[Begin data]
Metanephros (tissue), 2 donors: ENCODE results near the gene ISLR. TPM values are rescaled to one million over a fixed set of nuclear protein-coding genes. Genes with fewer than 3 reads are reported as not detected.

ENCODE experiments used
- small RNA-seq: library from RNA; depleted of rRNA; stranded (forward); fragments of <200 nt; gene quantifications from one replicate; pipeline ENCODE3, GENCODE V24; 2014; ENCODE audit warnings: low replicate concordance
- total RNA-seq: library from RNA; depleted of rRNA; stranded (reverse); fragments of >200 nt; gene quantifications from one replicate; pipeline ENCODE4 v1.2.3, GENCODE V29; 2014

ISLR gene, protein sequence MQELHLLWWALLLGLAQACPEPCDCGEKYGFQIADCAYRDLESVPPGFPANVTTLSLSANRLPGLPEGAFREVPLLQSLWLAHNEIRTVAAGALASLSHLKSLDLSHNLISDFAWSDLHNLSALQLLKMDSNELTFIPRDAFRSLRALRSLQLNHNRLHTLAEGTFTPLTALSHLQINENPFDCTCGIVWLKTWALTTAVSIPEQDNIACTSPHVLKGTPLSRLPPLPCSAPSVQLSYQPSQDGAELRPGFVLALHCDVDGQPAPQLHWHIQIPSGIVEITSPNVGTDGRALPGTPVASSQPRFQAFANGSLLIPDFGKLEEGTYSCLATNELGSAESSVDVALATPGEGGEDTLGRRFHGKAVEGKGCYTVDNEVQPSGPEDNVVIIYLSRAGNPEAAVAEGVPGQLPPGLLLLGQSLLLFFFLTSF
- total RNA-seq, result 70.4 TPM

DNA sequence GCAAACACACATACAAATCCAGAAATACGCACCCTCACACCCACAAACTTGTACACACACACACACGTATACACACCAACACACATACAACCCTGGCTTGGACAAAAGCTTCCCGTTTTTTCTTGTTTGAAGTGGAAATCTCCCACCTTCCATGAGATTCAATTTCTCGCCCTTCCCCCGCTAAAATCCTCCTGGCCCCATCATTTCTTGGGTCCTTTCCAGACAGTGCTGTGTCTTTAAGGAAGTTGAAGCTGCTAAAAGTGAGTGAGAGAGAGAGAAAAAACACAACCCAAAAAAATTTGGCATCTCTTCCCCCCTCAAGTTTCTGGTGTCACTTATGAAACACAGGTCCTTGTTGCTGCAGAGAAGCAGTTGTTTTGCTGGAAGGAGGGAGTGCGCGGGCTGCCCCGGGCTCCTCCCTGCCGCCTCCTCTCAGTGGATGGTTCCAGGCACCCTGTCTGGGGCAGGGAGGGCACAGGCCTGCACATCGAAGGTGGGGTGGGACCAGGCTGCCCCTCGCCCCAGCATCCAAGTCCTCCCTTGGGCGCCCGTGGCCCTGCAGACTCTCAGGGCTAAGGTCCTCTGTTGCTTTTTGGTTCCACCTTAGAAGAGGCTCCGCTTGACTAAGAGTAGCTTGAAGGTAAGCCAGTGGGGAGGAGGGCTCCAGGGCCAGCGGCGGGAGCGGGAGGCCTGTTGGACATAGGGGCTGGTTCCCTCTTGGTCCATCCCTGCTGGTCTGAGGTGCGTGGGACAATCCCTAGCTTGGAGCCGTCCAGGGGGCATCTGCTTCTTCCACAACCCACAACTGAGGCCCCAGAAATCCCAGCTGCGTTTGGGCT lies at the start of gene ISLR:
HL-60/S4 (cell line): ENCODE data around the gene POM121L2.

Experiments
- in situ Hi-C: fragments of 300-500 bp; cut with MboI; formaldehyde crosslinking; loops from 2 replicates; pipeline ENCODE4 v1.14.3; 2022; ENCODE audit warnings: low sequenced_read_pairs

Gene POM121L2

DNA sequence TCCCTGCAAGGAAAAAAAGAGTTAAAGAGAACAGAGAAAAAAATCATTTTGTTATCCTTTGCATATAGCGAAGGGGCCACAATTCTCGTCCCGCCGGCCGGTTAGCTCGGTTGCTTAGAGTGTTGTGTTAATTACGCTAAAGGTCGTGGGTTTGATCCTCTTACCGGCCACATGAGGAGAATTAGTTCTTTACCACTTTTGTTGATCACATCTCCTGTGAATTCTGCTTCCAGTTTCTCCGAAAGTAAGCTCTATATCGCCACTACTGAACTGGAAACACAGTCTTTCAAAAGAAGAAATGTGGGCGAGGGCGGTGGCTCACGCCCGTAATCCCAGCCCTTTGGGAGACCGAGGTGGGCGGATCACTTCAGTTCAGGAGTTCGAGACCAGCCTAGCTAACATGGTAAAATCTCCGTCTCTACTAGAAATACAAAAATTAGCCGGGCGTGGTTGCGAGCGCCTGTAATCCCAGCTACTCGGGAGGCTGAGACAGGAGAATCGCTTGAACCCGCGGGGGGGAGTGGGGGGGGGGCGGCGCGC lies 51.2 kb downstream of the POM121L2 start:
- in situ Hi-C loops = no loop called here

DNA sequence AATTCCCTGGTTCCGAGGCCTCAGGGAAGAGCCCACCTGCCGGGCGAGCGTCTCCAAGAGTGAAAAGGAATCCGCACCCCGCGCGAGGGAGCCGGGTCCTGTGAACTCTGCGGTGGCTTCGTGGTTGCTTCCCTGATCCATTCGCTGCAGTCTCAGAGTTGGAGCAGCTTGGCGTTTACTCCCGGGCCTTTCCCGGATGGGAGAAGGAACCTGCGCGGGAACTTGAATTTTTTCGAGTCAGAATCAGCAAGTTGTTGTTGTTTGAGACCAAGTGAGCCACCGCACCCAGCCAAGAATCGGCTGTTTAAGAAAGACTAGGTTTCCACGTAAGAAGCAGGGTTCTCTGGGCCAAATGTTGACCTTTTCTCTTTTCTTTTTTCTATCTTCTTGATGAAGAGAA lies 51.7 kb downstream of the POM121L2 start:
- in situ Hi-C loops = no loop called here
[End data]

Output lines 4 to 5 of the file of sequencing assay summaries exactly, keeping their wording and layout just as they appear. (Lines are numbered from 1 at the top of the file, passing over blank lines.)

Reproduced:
- total RNA-seq: library from RNA; depleted of rRNA; stranded (reverse); fragments of >200 nt; gene quantifications from one replicate; pipeline ENCODE4 v1.2.3, GENCODE V29; 2014

ISLR gene, protein sequence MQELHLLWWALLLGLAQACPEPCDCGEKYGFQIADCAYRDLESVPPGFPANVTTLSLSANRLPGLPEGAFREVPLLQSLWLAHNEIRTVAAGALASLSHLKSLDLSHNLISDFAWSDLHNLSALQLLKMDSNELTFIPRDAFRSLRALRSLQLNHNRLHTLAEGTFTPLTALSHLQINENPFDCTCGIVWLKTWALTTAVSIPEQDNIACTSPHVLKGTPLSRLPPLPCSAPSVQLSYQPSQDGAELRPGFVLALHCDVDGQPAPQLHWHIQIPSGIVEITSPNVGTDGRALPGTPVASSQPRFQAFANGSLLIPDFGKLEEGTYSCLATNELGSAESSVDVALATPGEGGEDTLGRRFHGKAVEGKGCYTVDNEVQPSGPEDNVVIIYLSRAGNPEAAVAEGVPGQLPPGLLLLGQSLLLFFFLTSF